Tuesday, September 20, 2011
It is indeed pitiful that temperatures in the low nineties are welcomed as a cool respite. This past summer has rivaled the horrendous summer of 2006 with record breaking heat, excruciating long days of sweltering as well as having no rainfall. Many of us have lost the 'watering battle' and watched as lawns, cherished flowers, expensive shrubs, and established trees expired with the overhead heat. Since temperatures have broken all former records set in the Oklahoma dust bowl, we have had a first-hand glimpse into the past that the ‘old timers’ speak of with resignation.
As we drove along the scorching roadway, mirages could be seen in distant fields, giving the impression of the savannas of Africa. The savannas are large grassy fields with few trees and many natural disturbances which include fires, flooding, and over grazing. The native grass is extremely hardy and the first to grow back quickly following natural disasters This native grass is what we refer to as Bermuda Grass, which arrived in the United States from Africa through the Bermuda Isles in 1751. It is an amazing species of grass which can live through intolerable conditions with surprising survival tactics.
Bermuda is a creeping grass which crawls along the ground both above and below. Under stressful conditions such as we are now experiencing, it has the ability to send its roots up to 59 inches deep, although most of the root mass is a mere 24 inches below the surface. It reproduces through both seeds and rhizomes and will send forth seeds every 90 days until dormant.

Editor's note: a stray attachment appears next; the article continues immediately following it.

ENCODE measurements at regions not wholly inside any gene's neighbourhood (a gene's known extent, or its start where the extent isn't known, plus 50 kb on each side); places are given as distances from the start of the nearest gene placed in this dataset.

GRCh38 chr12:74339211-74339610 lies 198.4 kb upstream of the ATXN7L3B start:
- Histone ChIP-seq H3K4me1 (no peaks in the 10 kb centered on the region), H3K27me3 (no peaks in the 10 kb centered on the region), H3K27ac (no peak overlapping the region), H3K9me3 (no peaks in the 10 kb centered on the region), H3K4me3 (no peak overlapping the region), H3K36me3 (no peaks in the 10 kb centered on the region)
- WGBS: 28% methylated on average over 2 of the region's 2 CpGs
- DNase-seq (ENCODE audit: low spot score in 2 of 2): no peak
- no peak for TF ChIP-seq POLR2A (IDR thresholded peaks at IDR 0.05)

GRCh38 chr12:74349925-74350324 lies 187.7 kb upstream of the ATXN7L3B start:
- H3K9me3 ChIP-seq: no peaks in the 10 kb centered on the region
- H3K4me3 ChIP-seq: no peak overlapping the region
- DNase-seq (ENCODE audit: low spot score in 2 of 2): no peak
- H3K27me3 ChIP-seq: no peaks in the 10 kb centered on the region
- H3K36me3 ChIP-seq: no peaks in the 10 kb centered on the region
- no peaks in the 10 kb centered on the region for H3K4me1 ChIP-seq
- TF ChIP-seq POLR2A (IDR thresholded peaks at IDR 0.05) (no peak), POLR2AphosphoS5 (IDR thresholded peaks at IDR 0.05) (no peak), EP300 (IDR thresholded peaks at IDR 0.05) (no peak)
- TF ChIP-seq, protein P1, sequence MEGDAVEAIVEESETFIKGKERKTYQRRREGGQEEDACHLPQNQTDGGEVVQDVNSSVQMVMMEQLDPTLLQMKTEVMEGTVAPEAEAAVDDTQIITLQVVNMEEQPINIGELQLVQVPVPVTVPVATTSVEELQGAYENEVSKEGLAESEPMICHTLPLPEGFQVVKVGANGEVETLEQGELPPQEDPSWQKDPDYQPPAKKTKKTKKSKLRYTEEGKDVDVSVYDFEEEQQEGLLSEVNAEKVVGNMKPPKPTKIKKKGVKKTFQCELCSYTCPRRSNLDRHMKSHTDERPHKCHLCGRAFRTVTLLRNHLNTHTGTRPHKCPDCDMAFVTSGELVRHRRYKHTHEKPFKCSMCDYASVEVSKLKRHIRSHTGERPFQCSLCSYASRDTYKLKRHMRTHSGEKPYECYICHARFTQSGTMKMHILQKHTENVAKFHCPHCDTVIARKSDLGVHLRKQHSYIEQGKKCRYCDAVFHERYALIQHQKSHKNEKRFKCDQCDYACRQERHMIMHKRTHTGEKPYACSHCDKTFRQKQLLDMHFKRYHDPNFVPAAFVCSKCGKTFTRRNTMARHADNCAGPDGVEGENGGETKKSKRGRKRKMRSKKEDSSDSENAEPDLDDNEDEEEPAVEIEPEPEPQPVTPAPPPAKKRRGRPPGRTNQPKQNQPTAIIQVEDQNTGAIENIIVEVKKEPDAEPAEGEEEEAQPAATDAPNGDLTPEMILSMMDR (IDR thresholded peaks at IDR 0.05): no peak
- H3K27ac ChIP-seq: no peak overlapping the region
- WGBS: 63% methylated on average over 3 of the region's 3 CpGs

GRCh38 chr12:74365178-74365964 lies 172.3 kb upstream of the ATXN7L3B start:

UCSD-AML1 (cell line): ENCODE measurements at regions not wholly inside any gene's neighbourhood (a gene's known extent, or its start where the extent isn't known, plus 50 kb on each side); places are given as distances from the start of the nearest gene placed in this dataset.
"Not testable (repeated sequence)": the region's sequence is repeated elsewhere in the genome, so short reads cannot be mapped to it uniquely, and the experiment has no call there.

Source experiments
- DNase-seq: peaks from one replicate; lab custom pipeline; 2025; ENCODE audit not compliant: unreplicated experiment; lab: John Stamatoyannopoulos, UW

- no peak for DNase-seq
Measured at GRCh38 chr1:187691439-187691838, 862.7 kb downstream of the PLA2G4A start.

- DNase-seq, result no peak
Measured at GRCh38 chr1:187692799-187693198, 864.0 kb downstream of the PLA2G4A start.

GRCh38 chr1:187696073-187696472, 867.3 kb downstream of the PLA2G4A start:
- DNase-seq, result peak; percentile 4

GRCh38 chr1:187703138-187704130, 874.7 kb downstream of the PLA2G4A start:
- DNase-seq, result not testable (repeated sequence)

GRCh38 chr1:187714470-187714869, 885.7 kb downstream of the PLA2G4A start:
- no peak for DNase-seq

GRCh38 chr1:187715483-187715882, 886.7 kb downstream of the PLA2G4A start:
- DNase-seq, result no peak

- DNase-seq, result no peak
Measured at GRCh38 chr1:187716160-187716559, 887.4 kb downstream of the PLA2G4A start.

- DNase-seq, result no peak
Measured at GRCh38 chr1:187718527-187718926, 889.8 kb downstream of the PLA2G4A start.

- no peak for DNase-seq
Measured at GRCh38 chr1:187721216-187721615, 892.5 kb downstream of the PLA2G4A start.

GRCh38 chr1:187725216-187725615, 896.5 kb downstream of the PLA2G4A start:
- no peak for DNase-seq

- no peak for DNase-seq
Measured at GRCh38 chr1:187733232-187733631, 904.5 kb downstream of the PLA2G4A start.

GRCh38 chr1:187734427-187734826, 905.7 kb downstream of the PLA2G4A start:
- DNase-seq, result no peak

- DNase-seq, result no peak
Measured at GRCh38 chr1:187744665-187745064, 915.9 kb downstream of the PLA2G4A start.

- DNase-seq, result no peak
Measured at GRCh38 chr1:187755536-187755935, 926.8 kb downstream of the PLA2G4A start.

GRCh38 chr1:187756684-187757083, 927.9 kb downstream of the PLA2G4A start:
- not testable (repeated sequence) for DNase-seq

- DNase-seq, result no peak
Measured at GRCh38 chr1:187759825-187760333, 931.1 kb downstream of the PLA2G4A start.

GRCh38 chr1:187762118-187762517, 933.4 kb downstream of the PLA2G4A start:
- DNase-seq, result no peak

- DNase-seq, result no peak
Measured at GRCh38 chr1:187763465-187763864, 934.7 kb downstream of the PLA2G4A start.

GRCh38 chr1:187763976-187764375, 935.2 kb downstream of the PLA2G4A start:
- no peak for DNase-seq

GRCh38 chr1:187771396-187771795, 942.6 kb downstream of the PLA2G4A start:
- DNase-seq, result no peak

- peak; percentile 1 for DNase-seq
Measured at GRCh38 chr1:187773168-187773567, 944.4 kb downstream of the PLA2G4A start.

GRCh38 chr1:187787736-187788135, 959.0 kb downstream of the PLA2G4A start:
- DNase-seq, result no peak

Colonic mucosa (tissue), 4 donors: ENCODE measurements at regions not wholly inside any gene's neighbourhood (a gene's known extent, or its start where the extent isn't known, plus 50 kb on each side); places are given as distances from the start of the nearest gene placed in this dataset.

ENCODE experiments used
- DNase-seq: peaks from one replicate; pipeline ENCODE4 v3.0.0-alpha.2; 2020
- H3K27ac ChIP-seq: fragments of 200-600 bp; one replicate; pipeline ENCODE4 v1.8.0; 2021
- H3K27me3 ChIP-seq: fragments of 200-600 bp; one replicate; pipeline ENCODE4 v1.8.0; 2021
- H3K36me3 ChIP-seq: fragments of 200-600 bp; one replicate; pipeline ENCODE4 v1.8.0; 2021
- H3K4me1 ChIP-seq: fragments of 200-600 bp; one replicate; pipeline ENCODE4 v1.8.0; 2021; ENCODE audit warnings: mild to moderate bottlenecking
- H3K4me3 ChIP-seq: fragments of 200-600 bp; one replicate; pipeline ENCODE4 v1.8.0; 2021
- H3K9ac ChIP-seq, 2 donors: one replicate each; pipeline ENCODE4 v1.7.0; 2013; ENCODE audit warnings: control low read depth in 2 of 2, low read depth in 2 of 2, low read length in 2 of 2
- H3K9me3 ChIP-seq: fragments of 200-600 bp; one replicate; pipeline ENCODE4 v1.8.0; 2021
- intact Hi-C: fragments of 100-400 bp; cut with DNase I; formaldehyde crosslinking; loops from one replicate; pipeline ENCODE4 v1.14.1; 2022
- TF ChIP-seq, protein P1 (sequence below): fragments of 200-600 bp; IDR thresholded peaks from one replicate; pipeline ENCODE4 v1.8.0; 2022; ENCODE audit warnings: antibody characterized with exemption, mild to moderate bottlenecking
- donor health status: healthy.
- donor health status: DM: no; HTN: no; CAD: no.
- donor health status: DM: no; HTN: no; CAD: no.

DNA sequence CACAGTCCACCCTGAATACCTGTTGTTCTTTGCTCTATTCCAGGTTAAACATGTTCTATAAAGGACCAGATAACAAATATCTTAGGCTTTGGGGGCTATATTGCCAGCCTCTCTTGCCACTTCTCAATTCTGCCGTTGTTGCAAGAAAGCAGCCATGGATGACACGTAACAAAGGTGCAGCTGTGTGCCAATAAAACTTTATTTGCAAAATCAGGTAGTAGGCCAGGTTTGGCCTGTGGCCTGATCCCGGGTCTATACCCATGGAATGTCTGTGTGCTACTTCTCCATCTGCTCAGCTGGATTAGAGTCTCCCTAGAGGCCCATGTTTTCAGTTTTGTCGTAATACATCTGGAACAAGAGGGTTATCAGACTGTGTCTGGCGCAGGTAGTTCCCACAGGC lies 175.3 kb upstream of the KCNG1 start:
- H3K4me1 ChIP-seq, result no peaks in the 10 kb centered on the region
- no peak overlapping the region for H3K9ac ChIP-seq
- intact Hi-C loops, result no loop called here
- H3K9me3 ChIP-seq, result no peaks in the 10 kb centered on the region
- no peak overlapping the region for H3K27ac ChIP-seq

All along the roadway, the upper parts of the Bermuda grass has died off, however the grass has kept growing below the surface. Following a rain, almost as a miracle, it will rebound and appear green and lush until frost, once again making the countryside lovely.
The Hindus of India consider it a sacred grass for the ability to rejuvenate itself and the ancient Romans pressed juice from the stems to use as an astringent to stop bleeding. It is highly nutritional as feed for cattle and sheep and was first introduced to the Carolinas as forage in 1760.
By 1927, the ability to rejuvenate following heavy traffic or sports made it the preferred choice for golf courses. In 1930 the hardy, fine-leaved texture of Bermuda was recognized as an advantage for use in lawns, but its intolerance to shade was also noted.
With its ability to spread quickly and its natural resistance to herbicides, Bermuda grass has so adapted to the Western landscape that it is often considered a nuisance, however it has kept millions of acres of farmland from eroding. If you have a sunny spot in the lawn and want a stand of Bermuda, whisper you are planning a garden… it will cover the spot in a week!
*It was perfect for our regulation Badmitton Court!